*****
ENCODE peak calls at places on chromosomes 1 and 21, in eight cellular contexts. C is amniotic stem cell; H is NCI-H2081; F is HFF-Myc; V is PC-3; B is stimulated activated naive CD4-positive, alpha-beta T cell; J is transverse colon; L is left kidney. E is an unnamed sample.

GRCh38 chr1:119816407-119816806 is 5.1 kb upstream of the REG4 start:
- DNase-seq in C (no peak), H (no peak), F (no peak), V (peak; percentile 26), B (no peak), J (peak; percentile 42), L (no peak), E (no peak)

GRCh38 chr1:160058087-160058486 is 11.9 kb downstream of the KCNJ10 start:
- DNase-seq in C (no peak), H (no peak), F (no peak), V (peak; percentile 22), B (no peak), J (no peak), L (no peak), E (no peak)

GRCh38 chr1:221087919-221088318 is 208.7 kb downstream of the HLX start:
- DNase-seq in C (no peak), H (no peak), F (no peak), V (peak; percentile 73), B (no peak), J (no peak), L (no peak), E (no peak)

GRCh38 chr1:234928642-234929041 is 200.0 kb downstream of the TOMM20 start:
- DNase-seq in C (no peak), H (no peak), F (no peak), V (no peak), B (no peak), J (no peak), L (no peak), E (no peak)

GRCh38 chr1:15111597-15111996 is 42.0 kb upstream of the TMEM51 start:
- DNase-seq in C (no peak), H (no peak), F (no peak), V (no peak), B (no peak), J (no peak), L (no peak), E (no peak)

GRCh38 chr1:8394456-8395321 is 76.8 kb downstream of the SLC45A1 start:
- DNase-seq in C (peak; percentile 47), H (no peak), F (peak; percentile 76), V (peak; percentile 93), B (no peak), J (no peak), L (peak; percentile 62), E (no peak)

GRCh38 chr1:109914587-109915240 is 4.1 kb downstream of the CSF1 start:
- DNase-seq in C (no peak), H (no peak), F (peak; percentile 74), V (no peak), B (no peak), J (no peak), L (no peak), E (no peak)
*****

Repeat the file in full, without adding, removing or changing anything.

ENCODE peak calls at places on chromosomes 1 and 21, in eight cellular contexts. C is amniotic stem cell; H is NCI-H2081; F is HFF-Myc; V is PC-3; B is stimulated activated naive CD4-positive, alpha-beta T cell; J is transverse colon; L is left kidney. E is an unnamed sample.

GRCh38 chr1:119816407-119816806 is 5.1 kb upstream of the REG4 start:
- DNase-seq in C (no peak), H (no peak), F (no peak), V (peak; percentile 26), B (no peak), J (peak; percentile 42), L (no peak), E (no peak)

GRCh38 chr1:160058087-160058486 is 11.9 kb downstream of the KCNJ10 start:
- DNase-seq in C (no peak), H (no peak), F (no peak), V (peak; percentile 22), B (no peak), J (no peak), L (no peak), E (no peak)

GRCh38 chr1:221087919-221088318 is 208.7 kb downstream of the HLX start:
- DNase-seq in C (no peak), H (no peak), F (no peak), V (peak; percentile 73), B (no peak), J (no peak), L (no peak), E (no peak)

GRCh38 chr1:234928642-234929041 is 200.0 kb downstream of the TOMM20 start:
- DNase-seq in C (no peak), H (no peak), F (no peak), V (no peak), B (no peak), J (no peak), L (no peak), E (no peak)

GRCh38 chr1:15111597-15111996 is 42.0 kb upstream of the TMEM51 start:
- DNase-seq in C (no peak), H (no peak), F (no peak), V (no peak), B (no peak), J (no peak), L (no peak), E (no peak)

GRCh38 chr1:8394456-8395321 is 76.8 kb downstream of the SLC45A1 start:
- DNase-seq in C (peak; percentile 47), H (no peak), F (peak; percentile 76), V (peak; percentile 93), B (no peak), J (no peak), L (peak; percentile 62), E (no peak)

GRCh38 chr1:109914587-109915240 is 4.1 kb downstream of the CSF1 start:
- DNase-seq in C (no peak), H (no peak), F (peak; percentile 74), V (no peak), B (no peak), J (no peak), L (no peak), E (no peak)